Ernie Banks would famously say, “It’s a beautiful day for a ball game … let’s play two.” And I’d tell him, “Ernie, we just played a doubleheader. Nobody wants to play anymore! We’re all tired!” Then we’d all just laugh.
No one loved baseball more than Ernie. And anyone who knew Ernie could never hate him. We played together on barnstorming teams around the country, and you saw up close how much people loved him.
He gave the fans what they wanted. He’d hit it a long way in batting practice and would sign autographs. He always had that smile. I never saw him sad, ever. I’m sure it bothered him that as great as he was, he never got to play in a postseason game. But I never heard him talk about it.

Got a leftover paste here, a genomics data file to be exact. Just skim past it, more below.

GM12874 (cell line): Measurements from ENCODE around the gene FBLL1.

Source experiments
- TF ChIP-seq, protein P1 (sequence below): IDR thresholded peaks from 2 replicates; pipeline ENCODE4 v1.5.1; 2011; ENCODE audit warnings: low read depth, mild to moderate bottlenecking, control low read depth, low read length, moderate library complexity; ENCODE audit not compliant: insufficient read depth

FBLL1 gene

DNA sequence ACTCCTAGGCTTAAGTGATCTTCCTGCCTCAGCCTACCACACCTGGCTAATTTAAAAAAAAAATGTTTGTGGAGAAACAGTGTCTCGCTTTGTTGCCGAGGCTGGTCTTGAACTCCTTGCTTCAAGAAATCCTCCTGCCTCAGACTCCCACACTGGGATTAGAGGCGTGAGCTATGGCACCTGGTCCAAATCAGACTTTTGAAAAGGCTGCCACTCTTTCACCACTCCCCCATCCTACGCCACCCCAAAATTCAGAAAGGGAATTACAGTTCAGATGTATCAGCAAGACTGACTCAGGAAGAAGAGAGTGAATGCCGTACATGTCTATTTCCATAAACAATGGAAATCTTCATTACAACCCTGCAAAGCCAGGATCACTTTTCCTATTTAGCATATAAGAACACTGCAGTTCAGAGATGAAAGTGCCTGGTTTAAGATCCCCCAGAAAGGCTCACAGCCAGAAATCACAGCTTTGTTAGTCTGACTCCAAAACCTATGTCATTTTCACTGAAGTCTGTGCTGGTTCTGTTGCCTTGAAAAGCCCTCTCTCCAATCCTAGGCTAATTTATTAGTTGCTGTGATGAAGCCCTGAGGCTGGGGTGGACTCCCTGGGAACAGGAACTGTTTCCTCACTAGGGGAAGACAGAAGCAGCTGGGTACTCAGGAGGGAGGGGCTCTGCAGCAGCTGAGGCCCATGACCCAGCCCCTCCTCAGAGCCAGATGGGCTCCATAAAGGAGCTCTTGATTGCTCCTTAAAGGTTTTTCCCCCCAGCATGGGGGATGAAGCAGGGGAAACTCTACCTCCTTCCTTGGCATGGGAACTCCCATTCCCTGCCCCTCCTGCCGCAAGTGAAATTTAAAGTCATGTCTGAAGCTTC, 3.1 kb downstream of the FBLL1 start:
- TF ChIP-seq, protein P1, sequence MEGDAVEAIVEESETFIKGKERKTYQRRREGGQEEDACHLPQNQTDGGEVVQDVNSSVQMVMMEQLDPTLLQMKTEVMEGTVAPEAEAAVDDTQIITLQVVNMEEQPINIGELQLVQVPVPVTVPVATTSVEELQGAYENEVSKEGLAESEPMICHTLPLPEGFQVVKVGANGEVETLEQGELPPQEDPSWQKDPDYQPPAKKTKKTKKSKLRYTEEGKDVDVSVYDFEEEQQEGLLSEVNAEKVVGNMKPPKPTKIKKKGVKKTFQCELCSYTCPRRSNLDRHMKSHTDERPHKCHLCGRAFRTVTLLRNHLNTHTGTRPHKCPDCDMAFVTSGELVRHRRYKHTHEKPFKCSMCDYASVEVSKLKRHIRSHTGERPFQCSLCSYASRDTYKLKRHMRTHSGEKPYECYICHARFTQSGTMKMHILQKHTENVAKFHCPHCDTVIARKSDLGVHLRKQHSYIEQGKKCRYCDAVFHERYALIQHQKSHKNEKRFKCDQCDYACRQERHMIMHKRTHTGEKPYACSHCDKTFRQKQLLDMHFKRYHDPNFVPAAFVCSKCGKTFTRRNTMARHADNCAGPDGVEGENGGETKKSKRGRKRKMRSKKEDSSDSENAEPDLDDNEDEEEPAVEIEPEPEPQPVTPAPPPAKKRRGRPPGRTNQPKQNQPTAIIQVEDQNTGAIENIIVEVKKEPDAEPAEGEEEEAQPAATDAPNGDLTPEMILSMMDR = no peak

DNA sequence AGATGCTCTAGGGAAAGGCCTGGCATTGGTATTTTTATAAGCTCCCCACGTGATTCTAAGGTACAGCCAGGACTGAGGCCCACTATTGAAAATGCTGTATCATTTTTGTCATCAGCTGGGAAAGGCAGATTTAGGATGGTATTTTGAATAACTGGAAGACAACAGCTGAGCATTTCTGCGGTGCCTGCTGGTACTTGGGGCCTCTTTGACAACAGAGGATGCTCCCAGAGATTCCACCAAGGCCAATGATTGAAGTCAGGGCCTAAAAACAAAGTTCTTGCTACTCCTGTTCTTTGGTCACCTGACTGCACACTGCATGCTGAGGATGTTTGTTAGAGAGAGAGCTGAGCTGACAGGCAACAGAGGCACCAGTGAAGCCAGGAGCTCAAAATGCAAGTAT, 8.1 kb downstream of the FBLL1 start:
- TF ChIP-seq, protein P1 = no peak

He was such a terrific fastball hitter, and although his arm was so-so at shortstop, he’d always get you out. When you talk about Ernie’s impact in baseball, you have to start with what he meant to Chicago. At the Hall of Fame every year, Ernie would show up a little late. We’d always tease him about that. “Here comes Mr. Cub! Mr. Cub has finally arrived!”
Ernie loved that name. He’ll always be Mr. Cub.
Mays is a Hall of Fame center fielder who played for the San Francisco Giants
This appears in the February 09, 2015 issue of TIME.
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